Try googling things like "[your state] domestic violence victim resources". Try not to be bothered by labels like "victim," they're just ways to help narrow your search to useful results. Housing crises are extremely common with intimate partner violence, and you should be able to find local resources to help you untangle everything.

Best of luck.
posted by kavasa at 3:36 PM on February 26, 2012


If you do manage to get them out and you back in, don't forget to make certain the locks are changed.
posted by Occula at 3:41 PM on February 26, 2012


I'm so sorry, it's so scary, and things are going to stay hard for a little while -- but very, very soon, you are going to find that you feel immensely relieved of the constant fear and stress that your relationship kept you in. That will help a lot.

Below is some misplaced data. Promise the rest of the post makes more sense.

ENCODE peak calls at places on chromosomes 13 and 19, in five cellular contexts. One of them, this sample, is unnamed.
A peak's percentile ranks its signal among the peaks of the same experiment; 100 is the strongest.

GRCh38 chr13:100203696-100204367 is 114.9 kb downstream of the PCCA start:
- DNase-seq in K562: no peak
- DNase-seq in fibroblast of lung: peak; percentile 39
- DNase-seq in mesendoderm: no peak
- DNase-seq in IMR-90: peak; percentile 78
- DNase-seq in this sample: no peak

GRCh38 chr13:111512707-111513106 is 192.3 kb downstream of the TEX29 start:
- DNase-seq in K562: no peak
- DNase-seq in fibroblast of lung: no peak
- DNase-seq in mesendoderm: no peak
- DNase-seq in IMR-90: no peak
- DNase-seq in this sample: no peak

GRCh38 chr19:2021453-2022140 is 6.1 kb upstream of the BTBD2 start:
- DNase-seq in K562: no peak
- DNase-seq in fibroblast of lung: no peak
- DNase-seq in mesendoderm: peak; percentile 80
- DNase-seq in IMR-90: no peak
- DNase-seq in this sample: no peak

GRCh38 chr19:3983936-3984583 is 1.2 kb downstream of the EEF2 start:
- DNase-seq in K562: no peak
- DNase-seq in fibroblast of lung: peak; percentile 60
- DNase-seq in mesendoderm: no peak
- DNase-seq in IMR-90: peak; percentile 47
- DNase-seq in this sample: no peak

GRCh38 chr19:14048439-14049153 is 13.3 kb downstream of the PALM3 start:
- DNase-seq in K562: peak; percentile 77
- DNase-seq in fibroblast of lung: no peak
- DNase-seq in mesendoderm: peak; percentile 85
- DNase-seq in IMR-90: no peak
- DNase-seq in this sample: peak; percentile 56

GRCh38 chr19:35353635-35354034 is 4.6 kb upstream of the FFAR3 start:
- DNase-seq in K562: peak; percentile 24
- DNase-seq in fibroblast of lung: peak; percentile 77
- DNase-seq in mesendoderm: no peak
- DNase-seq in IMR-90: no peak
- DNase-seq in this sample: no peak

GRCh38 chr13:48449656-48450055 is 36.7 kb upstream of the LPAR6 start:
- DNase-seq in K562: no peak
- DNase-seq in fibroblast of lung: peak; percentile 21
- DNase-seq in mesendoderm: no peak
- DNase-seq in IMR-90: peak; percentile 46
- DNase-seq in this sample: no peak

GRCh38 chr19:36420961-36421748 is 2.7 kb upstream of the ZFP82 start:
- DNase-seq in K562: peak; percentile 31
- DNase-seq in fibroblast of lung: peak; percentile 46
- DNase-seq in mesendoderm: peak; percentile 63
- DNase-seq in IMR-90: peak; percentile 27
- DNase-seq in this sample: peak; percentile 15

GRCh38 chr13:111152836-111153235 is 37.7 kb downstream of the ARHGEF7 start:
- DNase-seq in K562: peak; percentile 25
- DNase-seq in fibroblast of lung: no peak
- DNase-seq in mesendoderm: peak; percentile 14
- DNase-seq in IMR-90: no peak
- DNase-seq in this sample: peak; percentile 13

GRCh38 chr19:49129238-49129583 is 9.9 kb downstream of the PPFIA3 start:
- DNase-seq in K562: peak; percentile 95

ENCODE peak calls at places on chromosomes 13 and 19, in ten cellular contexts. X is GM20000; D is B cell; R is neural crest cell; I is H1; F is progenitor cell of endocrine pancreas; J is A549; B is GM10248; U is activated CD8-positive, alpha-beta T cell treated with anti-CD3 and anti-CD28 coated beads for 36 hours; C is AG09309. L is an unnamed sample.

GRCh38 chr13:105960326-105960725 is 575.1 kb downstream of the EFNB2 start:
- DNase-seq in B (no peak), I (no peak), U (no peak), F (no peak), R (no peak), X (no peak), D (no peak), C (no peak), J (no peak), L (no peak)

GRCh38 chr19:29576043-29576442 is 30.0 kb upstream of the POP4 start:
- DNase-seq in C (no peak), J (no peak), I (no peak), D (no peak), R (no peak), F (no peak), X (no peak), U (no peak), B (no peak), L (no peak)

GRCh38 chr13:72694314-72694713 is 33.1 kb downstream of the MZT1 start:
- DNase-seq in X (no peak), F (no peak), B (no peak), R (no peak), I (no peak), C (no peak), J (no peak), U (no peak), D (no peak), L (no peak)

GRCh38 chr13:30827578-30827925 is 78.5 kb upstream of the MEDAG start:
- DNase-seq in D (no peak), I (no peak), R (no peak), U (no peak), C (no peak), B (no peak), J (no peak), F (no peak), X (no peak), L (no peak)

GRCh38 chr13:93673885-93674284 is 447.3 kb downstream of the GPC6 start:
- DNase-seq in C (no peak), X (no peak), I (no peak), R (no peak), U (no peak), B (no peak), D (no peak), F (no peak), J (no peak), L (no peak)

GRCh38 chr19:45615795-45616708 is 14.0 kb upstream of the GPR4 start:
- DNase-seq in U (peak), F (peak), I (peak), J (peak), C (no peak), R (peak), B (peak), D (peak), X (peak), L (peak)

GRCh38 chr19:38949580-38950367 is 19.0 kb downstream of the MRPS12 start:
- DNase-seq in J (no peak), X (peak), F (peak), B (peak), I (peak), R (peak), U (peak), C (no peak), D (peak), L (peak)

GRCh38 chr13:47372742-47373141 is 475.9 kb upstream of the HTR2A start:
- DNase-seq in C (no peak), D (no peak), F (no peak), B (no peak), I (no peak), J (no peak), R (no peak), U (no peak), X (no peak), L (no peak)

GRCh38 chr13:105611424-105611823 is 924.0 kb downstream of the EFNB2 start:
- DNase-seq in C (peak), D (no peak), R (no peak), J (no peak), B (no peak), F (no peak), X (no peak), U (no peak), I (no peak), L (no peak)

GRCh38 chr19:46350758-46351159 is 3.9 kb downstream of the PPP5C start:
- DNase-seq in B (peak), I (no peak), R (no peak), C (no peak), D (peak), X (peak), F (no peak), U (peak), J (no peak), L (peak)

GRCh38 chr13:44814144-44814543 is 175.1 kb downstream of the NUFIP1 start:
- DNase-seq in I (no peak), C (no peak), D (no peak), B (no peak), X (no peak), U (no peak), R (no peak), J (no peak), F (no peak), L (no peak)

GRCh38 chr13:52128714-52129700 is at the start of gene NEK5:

You've gotten great advice here so far -- a women's shelter is definitely a good idea, and continuing to stay with family and friends for awhile, though it will drive you crazy to have to deal with people in your space, will probably be a nice thing to have for the next few weeks.

I mostly stopped in to gently suggest that maybe you do not want to get that apartment back. After all, your ex knows where it is, and if they decide to turn stalker, your old apartment is too easy a target. Also, you might find as you start to heal from the trauma of the relationship that being in the place where they abused you is not at all good for your mental wellbeing.

Whatever you decide to do, I wish you the best of luck and I promise that things will be much, much better very soon.
posted by Made of Star Stuff at 3:44 PM on February 26, 2012 [3 favorites]


After that I realized that I wouldn't have the luxury of finding a new place. Family members showed up, packed a bunch of my stuff up, packed my pets up, and that's it.

I take it you're staying with family? I would be content with that for the moment. It's not ideal for anyone, but this is not an ideal situation.